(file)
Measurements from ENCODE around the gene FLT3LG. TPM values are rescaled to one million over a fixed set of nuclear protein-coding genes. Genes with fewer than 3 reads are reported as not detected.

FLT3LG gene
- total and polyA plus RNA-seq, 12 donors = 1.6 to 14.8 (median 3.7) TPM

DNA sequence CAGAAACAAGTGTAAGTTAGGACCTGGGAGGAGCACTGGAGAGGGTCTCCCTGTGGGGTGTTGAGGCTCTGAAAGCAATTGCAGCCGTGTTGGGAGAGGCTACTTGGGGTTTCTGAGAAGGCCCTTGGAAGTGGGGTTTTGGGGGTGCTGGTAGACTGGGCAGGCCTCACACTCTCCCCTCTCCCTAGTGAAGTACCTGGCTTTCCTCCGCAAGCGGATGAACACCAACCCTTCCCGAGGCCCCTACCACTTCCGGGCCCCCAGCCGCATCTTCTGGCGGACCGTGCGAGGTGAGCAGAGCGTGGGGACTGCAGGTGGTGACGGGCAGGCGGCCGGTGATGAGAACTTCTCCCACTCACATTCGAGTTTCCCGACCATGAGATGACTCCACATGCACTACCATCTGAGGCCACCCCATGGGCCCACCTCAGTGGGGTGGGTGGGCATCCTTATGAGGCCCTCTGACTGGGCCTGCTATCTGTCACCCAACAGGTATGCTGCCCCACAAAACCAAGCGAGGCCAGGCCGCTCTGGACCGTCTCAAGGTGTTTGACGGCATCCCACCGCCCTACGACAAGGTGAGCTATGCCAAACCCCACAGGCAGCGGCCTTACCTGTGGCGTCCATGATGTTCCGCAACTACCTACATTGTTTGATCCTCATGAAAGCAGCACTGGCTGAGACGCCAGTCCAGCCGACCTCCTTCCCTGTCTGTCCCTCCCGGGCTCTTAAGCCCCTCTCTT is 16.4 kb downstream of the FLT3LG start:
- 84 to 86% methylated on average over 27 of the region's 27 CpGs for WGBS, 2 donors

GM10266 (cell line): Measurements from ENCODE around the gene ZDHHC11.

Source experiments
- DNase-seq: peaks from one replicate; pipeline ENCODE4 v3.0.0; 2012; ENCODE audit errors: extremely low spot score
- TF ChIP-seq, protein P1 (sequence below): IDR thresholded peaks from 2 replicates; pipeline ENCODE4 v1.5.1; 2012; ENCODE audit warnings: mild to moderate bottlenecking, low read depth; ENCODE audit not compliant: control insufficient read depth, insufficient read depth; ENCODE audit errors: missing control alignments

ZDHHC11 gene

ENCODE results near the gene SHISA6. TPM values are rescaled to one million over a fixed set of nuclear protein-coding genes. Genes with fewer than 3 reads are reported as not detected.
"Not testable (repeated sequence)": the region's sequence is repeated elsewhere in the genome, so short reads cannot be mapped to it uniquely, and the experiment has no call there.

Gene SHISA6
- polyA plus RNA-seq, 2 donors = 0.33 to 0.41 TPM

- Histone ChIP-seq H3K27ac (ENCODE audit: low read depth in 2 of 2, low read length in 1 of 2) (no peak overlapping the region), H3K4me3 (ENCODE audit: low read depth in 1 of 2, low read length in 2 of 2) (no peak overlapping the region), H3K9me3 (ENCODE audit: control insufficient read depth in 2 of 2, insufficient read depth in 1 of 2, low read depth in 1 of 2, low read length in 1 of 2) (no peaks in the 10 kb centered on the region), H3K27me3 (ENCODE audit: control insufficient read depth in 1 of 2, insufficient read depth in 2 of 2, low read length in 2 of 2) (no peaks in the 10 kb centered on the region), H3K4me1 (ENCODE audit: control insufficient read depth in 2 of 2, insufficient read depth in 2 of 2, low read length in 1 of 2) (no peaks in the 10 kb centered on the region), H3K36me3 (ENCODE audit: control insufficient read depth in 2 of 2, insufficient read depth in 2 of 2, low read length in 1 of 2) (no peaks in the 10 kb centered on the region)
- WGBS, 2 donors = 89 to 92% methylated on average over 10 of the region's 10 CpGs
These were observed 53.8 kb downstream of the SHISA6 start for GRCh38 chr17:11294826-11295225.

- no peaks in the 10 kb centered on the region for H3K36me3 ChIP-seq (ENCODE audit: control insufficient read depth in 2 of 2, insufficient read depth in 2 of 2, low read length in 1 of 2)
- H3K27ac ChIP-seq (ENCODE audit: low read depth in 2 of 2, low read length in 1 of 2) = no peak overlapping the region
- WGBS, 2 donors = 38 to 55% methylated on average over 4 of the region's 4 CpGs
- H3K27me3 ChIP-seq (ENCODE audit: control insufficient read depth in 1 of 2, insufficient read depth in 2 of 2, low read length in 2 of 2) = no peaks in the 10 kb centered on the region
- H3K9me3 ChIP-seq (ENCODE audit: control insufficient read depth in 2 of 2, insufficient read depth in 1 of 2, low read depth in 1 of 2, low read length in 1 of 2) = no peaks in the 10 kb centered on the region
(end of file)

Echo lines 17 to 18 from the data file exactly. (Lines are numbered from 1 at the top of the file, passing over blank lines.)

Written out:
These were observed 53.8 kb downstream of the SHISA6 start for GRCh38 chr17:11294826-11295225.

- no peaks in the 10 kb centered on the region for H3K36me3 ChIP-seq (ENCODE audit: control insufficient read depth in 2 of 2, insufficient read depth in 2 of 2, low read length in 1 of 2)